Greenwashing: ESMA's Approach To Supervising Asset Managers

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The European Securities and Markets Authority (ESMA) has published its Final Report on Greenwashing (Final Report).
European Union Finance and Banking
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The European Securities and Markets Authority (ESMA) has published its Final Report on Greenwashing (Final Report).

The purpose of the Final Report is to provide advice to the European Commission on greenwashing risks and sustainability-related supervision in relation to different types of firms including asset managers. It provides an insight into the current state of play and, more importantly, how national competent authorities (NCAs) are likely to approach sustainability-related claims made by firms in the future. The Final Report also sets out the European Supervisory Authorities' (ESAs) common high-level understanding of greenwashing.

The Final Report follows ESMA's Progress Report on Greenwashing published in June 2023. Final reports on greenwashing focusing largely on the banking, insurance and pensions sectors have also been published by the European Banking Authority and the European Insurance and Occupational Pensions Authority.

We set out below some of the key points in the Final Report relevant to asset managers.

Common understanding of greenwashing

The Final Report sets out the ESAs' common high-level understanding of greenwashing: "a practice where sustainability-related statements, declarations, actions, or communications do not clearly and fairly reflect the underlying sustainability profile of an entity, a financial product, or financial services. This practice may be misleading to consumers, investors, or other market participants".

Greenwashing can be intentional or unintentional and take place at any stage in the relationship, business cycle or value chain. It can also take place at entity level, financial product level or at the level of the financial service being provided.

The Final Report also sets out some ways in which the ESAs consider that misleading behaviour can occur. These include as a result of the omission of relevant information or the provision of false information. Actions can also be misleading, such as wealth managers or advisors identifying clients who have indicated sustainability preferences as falling within the positive target market of a product with no sustainability features.

Supervision of greenwashing risk by NCAs

Current position

Sustainability disclosures are currently a Union Supervisory Strategic Priority and this is expected to remain the case. However, to date, relatively few greenwashing cases have been detected by NCAs with little enforcement action. This mainly appears to be because NCAs have generally preferred to take a more collaborative and preventative approach including through guidance to firms and scrutiny of investor documentation at the authorisation stage. NCAs also consider that their efforts are currently hampered by a lack of access to quality data.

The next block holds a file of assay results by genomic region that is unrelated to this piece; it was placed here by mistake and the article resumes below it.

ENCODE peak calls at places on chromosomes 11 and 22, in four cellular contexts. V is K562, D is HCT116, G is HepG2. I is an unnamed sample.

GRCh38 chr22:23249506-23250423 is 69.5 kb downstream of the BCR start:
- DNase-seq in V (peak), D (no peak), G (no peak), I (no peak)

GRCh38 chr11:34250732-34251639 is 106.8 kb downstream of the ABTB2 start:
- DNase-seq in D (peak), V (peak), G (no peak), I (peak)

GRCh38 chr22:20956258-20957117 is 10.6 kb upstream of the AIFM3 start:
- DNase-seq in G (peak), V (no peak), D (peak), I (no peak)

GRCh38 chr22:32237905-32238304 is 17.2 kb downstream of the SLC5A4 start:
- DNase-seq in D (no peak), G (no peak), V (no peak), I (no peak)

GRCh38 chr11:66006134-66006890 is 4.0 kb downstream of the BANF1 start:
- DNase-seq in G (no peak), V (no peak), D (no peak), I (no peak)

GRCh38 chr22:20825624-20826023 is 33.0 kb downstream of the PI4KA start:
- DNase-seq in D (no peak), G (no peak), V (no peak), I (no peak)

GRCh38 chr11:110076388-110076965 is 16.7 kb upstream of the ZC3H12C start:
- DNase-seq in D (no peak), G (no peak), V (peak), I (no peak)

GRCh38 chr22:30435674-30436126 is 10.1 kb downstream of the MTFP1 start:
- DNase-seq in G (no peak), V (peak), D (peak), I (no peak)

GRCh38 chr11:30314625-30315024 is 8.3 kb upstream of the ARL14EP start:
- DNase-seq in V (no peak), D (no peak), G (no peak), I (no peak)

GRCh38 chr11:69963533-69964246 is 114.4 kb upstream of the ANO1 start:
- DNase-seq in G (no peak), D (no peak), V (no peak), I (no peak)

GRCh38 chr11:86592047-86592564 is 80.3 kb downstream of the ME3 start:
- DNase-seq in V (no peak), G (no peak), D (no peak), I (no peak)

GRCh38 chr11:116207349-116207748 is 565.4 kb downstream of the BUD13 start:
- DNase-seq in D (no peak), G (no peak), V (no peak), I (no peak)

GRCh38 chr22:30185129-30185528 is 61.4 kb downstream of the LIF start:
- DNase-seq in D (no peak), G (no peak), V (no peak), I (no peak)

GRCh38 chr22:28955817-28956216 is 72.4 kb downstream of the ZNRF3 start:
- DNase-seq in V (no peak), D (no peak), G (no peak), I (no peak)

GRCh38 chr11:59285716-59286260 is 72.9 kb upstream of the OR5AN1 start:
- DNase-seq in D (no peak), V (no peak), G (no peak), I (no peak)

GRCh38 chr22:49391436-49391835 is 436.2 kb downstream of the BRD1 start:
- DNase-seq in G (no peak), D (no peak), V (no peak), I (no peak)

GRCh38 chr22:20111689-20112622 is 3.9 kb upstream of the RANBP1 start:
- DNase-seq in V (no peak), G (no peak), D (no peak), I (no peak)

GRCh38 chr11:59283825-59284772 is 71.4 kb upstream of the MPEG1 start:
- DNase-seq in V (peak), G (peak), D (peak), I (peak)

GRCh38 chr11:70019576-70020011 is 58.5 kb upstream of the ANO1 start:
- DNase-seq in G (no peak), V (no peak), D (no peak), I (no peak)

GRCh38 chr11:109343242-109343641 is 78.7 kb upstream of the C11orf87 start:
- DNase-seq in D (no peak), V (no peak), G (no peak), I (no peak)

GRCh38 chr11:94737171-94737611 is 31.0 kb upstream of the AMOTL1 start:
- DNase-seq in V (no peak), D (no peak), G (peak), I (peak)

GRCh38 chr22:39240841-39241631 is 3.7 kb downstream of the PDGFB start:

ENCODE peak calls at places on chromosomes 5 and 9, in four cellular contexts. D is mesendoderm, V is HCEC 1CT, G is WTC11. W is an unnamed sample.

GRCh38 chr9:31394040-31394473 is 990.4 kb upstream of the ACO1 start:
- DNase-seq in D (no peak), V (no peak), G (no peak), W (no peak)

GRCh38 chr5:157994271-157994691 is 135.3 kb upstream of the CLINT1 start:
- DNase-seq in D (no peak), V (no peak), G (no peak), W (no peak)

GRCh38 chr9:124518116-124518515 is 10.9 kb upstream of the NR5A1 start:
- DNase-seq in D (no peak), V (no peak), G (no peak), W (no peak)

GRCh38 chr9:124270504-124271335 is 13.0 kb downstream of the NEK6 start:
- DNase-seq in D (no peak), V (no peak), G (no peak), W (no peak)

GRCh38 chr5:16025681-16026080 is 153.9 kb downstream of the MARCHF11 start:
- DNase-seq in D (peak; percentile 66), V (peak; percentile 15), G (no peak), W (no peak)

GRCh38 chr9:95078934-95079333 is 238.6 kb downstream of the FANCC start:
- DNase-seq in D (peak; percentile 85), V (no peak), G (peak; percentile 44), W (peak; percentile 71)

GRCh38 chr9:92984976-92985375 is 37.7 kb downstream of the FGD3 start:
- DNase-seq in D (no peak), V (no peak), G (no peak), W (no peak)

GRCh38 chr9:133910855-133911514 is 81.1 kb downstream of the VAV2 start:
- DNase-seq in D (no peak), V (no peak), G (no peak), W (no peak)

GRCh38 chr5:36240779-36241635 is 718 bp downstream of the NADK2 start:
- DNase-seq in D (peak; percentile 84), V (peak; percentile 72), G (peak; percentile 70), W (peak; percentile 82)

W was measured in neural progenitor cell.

Future approach

ESMA takes the view that while financial market participants ultimately bear the responsibility for the reliability and accuracy of their sustainability disclosures, NCAs have a responsibility to ascertain that sustainability-related disclosures are in line with the requirements in sustainability legislation.

Areas of likely future focus flagged in the Final Report include:

  • Claims about product level sustainability, real-world impact or engagement activities

  • Entity-level net zero targets and transition plans

  • Sustainability-based remuneration systems

ESMA recommends that NCAs critically scrutinise documentation and challenge fund disclosures where appropriate. NCAs should base this assessment on the ESMA Supervisory Briefing on Sustainability Disclosures. ESMA also suggests that NCAs seek data on portfolio composition from firms when considering a specific disclosure.

Firms can therefore expect more questioning on the sustainability claims that they make in their investor documentation and may need to provide information to NCAs to show that they are supportable in practice. Firms are also likely to be asked to make changes to their documentation and disclosures if NCAs do not consider that the claims made in them are supported by the evidence.

ESMA also encourages NCAs to use technology and other tools in the supervision of greenwashing risk. These are expected to assist with supervision but also help address the concerns around access to data. For example, ESMA has been collecting information to build language-based indicators on sustainability-related terms. Although NCAs are expected to use their "professional judgment" when reviewing sustainability-related disclosures, it seems likely that there will ultimately be a certain amount of standardisation in their approach to the language used by firms.

The content of this article is intended to provide a general guide to the subject matter. Specialist advice should be sought about your specific circumstances.

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